The Wall Street Journal reports: The chaos in a town near Turkey’s Syrian border intensified after U.S.-led airstrikes against Islamic State targets Tuesday, prompting Kurdish leaders to call on Washington to give them a role in coordinating the fight against the jihadists.
Kurdish leaders said that after U.S. warplanes hit Raqqa, the de facto capital of Islamic State, the insurgents redeployed men and heavy weaponry closer to Kurdish areas. The officials said the jihadist onslaught around the Syrian city of Ayn al-Arab, known in Kurdish as Kobani, continued through Tuesday, as shells fell on the city and surrounding villages were seized.
Turkey’s government said on Tuesday that the number of refugees fleeing the jihadist advance rose to 150,000, while the United Nations relief agency warned the number could reach 400,000.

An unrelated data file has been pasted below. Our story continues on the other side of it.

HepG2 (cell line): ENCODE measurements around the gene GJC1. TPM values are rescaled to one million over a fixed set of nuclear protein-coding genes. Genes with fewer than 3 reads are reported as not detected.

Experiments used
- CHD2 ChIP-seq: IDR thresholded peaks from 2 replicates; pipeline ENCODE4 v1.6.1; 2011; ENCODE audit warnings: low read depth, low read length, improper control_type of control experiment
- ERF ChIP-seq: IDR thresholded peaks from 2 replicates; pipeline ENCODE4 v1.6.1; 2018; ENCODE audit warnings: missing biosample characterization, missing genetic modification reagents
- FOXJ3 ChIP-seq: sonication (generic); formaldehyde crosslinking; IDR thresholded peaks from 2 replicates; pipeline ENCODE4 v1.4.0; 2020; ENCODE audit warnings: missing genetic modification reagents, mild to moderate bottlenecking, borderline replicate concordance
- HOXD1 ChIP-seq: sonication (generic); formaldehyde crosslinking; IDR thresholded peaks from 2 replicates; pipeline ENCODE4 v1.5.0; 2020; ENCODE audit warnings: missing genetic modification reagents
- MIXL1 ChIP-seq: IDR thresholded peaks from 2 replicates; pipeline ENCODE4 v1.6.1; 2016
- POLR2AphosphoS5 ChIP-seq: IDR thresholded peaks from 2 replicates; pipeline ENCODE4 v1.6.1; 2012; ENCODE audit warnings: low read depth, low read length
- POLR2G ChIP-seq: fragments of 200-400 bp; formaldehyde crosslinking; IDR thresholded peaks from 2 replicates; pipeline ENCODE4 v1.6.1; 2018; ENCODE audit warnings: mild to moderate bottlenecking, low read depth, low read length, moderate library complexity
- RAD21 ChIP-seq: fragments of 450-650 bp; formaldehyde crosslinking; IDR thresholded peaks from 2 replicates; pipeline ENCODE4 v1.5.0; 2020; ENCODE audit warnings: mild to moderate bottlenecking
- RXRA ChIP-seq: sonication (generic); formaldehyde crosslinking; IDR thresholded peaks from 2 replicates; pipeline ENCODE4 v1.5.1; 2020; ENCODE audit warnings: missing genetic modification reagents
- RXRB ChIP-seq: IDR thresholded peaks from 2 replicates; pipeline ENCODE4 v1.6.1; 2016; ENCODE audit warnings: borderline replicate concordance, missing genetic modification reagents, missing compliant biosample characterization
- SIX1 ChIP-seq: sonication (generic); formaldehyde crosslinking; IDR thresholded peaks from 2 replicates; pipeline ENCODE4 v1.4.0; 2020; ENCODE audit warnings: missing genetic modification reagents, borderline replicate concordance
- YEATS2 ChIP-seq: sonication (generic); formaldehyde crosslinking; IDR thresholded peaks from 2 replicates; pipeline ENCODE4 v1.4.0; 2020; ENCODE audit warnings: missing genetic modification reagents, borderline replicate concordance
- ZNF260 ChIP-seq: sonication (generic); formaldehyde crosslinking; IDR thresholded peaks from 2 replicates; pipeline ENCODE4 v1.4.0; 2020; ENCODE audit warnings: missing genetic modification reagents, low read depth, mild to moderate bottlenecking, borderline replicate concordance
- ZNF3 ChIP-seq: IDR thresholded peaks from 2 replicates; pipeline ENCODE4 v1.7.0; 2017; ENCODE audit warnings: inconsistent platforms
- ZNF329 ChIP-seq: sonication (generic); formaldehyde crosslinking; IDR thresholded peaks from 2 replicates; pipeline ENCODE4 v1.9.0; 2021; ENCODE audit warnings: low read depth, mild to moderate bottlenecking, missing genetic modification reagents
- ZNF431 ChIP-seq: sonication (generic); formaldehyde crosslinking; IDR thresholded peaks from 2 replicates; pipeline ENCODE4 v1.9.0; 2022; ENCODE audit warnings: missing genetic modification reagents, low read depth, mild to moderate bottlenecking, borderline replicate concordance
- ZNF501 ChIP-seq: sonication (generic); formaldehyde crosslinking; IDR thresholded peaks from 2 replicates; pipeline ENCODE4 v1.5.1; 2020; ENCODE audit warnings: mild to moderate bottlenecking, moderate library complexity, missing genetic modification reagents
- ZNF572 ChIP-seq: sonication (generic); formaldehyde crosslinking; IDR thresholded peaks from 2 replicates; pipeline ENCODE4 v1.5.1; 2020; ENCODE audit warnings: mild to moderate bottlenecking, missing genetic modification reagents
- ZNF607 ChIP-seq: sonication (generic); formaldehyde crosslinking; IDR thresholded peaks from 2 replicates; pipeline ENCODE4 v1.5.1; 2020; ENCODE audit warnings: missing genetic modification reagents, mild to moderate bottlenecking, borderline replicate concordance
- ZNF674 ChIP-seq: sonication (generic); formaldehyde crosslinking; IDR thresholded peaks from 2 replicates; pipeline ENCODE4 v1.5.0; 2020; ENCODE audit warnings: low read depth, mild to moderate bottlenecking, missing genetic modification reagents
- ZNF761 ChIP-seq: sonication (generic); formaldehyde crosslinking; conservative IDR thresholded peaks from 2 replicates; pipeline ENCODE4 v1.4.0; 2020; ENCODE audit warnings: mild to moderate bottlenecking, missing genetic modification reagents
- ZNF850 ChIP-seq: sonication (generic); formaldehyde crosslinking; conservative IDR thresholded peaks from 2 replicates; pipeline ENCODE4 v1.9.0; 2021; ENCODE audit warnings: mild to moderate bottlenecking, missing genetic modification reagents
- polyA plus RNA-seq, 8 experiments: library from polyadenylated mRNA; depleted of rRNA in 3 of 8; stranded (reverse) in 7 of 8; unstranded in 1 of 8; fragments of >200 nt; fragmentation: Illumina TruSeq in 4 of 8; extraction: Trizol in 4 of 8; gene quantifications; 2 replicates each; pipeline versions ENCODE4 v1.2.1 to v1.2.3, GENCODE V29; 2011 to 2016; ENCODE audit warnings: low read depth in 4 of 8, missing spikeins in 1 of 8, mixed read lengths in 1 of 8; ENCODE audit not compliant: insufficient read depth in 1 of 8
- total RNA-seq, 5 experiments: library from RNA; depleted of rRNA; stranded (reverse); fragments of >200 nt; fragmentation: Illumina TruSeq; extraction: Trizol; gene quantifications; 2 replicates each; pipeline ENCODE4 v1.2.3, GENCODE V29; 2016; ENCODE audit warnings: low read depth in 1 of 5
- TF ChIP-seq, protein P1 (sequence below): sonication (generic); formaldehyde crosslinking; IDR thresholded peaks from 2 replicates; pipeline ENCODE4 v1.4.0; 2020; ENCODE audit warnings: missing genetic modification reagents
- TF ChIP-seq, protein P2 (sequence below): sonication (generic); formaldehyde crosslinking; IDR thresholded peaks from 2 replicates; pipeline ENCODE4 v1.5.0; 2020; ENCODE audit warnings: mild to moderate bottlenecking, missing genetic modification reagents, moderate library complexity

Panic over Islamic State’s advance led to fresh clashes at the border between Turkish security forces and angry Kurdish protesters who cursed the absence of Turkey—a North Atlantic Treaty Organization member with a major U.S. air base—from the Washington-led coalition. Speaking to reporters in New York, President Recep Tayyip Erdogan said Turkey could give military or logistical support to the U.S.-led coalition, but stopped short of offering any firm commitments.
The Syrian Kurdish militia, which fights under the banner of the People’s Defense Units, or YPG, on Tuesday asked to join President Barack Obama’s coalition.
“We welcome the airstrikes but they didn’t help Kobani. The U.S. should coordinate with us,” said Redur Xelil, a YPG spokesman. “We fear that the airstrikes may even push their fighters to concentrate on Kobani, endangering the city even more.” [Continue reading…]